Two North East films have world premieres at Toronto International Film Festival
Rima Das’ Village Rockstars is shot in Assam, while Paakhi Tyrewala’s Pahuna: The Little Visitors — her debut feature — is entirely set in Sikkim.world Updated: Sep 10, 2017 16:00 IST
On Friday — the day films are traditionally released in cinemas — a young director walked on stage in a Toronto theatre to applause from the audience. What set this movie apart was that the film was in Assamese, set in a rural quarter of the North East state, and had just had its world premiere at the prestigious Toronto International Film Festival (TIFF).
Village Rockstars is director Rima Das’ sophomore project. But hers was not the only film on the North East that premiered at the festival — Mumbai-based Paakhi Tyrewala’s Pahuna: The Little Visitors, her debut feature, is entirely set in Sikkim.
With these films, both Assam and Sikkim made their maiden entry into TIFF, and the festival offered a glimpse into the life in a region that is often overlooked in India and is barely a blip on the radar for the rest of the world.
Das was pleased at the distinction of making a bit of history for her state and the presence of the region at the festival. “That’s great. I’m very happy, but more than everything I’m happy that we’re here,” she said.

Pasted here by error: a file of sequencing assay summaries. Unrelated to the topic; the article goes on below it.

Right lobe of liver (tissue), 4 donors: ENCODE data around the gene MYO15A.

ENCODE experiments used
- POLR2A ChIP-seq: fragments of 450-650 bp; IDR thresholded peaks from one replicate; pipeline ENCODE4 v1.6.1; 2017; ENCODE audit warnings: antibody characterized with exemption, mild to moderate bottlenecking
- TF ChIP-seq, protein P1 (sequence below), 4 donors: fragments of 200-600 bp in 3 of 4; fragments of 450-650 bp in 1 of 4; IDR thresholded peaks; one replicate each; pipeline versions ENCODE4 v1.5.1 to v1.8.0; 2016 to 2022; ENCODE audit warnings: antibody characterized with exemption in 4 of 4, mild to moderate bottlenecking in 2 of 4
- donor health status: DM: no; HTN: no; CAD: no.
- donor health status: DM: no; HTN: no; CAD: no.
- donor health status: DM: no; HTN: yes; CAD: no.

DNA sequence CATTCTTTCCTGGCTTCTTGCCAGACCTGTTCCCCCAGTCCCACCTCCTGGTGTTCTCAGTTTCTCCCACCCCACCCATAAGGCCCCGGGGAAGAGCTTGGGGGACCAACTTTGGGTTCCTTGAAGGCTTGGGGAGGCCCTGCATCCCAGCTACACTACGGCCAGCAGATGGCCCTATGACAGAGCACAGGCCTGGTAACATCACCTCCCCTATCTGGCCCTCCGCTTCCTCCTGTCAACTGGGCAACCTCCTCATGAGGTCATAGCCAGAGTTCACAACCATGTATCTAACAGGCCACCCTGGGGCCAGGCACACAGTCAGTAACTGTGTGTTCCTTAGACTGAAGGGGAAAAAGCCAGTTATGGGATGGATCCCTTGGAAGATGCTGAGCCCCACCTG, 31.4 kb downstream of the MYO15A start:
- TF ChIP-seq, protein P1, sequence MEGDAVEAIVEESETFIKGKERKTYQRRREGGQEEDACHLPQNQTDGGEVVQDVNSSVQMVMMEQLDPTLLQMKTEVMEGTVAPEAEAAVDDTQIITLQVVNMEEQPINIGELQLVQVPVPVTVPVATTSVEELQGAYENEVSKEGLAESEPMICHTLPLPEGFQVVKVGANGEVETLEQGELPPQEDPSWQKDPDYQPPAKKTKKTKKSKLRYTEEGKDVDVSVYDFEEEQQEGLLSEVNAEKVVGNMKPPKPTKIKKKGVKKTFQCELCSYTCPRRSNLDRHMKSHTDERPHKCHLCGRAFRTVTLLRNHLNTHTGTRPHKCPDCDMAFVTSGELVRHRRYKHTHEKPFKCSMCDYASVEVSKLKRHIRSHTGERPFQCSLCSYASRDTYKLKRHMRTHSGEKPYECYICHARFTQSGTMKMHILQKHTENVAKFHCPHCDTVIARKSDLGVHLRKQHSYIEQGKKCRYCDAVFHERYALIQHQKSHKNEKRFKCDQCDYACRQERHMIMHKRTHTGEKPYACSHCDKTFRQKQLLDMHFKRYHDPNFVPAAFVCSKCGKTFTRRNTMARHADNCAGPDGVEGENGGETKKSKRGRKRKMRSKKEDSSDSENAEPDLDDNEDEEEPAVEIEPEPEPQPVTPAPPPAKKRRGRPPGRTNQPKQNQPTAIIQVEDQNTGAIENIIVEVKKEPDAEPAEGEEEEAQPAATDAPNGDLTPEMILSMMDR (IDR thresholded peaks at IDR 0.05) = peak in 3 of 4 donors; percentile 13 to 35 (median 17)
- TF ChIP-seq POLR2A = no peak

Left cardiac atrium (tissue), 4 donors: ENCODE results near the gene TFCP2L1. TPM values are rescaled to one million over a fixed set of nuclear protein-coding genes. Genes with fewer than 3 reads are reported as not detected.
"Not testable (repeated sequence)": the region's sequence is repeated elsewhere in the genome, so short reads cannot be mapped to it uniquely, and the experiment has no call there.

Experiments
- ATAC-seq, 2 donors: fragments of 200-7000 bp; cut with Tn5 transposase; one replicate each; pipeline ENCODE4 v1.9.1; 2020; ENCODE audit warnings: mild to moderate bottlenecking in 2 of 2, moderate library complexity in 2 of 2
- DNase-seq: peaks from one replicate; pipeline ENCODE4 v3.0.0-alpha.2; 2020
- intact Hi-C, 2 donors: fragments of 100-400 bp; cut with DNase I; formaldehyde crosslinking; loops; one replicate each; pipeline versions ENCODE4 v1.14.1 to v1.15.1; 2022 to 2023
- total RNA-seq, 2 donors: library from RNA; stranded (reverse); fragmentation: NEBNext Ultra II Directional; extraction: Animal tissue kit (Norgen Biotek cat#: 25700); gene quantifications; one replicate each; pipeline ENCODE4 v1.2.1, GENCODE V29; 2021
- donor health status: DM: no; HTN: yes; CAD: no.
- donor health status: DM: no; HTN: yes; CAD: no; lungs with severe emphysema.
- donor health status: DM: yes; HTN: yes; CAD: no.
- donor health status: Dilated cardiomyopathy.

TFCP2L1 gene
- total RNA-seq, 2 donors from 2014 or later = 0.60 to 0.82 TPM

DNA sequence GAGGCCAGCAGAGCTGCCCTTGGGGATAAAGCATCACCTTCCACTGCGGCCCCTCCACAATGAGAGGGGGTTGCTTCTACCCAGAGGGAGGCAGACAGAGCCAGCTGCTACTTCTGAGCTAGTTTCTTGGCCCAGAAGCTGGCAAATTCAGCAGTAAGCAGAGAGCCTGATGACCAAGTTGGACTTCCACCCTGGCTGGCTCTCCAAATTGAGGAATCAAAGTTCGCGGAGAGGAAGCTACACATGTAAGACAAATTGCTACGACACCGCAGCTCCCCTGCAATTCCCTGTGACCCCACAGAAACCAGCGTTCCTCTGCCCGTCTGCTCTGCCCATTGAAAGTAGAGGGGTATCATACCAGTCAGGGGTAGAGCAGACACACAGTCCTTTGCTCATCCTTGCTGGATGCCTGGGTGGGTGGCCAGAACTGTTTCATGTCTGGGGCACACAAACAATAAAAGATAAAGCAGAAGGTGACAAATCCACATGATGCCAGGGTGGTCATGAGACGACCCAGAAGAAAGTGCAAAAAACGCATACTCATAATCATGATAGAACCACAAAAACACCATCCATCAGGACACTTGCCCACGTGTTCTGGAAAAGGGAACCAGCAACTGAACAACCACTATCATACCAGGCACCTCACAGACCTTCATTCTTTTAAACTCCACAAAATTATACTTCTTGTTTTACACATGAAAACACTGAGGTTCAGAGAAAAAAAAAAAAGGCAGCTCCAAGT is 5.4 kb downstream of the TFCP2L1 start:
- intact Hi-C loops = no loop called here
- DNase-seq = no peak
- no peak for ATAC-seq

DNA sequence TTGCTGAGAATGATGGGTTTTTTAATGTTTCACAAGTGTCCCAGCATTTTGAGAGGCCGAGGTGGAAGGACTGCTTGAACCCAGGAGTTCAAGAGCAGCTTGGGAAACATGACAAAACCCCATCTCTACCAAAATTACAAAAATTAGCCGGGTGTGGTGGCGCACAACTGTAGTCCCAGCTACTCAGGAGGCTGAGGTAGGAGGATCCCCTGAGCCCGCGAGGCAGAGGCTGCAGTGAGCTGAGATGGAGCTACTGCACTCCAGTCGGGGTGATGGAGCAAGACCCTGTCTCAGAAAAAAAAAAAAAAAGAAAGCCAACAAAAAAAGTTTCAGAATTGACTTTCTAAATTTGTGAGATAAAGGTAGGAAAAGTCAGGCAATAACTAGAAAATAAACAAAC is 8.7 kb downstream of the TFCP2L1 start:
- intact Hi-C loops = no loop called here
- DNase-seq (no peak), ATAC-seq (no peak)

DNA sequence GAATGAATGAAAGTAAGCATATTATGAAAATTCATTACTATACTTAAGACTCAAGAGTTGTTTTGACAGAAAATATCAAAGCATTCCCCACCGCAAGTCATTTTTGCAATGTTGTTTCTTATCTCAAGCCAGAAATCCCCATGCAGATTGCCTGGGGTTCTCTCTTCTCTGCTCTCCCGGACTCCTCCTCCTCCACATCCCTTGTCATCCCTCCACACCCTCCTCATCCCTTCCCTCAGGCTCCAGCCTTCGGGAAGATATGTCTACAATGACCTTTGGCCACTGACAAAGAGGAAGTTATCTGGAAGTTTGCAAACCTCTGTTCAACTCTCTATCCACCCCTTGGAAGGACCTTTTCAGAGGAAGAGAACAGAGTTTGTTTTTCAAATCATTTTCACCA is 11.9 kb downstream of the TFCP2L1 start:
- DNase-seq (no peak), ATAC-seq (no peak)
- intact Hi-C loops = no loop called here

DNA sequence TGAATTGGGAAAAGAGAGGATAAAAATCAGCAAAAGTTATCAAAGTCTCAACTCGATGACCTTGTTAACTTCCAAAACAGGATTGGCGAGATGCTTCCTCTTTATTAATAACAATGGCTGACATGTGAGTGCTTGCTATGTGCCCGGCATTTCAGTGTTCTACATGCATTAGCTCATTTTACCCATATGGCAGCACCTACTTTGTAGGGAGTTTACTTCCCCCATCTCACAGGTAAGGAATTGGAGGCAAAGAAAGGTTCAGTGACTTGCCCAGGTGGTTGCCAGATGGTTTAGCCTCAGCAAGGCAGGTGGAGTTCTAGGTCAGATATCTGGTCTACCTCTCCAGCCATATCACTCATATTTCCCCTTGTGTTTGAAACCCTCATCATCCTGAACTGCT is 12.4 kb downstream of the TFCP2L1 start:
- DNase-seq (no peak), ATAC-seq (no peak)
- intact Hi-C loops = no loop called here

Her film was a journey back to her roots. Das grew up in Chhaygaon village, 58 km from Guwahati. After her debut feature — The Man with the Binoculars — and moving to Mumbai, she returned to Chhaygaon to make a film that’s a “tribute” to the village’s inhabitants, and a “very personal story” about the aspirations of a young girl.
Among its early fans was TIFF”s artistic director Cameron Bailey, who selected it for the festival.
“I just really fell in love with the film. It’s such a lovely portrait of a young girl who is determined to achieve her goals and finds a way to do it in a very remote Assamese village. The filmmaking is just beautiful,” he said.
Tyrewala’s movie was made by Priyanka Chopra’s Purple Pebble Pictures, and she made it clear that the production house plans on showcasing India’s regional diversity. “The entire cast and many of the technicians are from Sikkim, making Pahuna a truly Sikkimese film. What makes this even more significant is that this is the first Sikkimese film ever. So, this bodes well, not only for us, but also towards the growth of the Sikkimese film industry. The fact that Pahuna is premiering at TIFF is also groundbreaking given how nascent the film industry is in Sikkim,” she said.
The film is about three Nepalese children, displaced by violence caused by the Maoist agitation and escaping to Sikkim. Tyrewala said: “We’ve dealt with big issues from a child’s perspective.”
She did not seek to create a didactic film: “I made a conscious decision not to make an intense film,” she said, adding that she aimed for a message couched in a “gentle, positive, fairytale” frame.
In bringing the film to TIFF, Das, a self-taught filmmaker, brought a distant corner of India to the world. That was an objective she shared with Tyrewala: “I wanted to take Sikkim not only to Bollywood, I wanted to take it to the world stage. More than excited, I’m actually grateful that this has happened; (it’s) long overdue.”